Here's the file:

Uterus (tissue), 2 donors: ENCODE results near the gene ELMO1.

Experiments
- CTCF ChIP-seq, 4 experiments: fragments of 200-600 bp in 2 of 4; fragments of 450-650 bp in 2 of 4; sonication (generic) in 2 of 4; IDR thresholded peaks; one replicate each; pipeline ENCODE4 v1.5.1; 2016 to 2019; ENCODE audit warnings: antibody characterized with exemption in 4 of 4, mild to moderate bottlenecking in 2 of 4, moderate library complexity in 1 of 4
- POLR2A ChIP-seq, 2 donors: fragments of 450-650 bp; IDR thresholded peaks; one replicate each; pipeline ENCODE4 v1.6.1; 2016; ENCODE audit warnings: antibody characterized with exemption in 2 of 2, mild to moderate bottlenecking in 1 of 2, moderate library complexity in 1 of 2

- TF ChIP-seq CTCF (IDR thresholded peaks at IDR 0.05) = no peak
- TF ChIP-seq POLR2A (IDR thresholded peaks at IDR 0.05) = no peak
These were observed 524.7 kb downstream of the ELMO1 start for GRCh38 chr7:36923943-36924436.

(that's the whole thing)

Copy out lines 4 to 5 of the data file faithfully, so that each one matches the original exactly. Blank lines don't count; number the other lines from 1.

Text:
- POLR2A ChIP-seq, 2 donors: fragments of 450-650 bp; IDR thresholded peaks; one replicate each; pipeline ENCODE4 v1.6.1; 2016; ENCODE audit warnings: antibody characterized with exemption in 2 of 2, mild to moderate bottlenecking in 1 of 2, moderate library complexity in 1 of 2

- TF ChIP-seq CTCF (IDR thresholded peaks at IDR 0.05) = no peak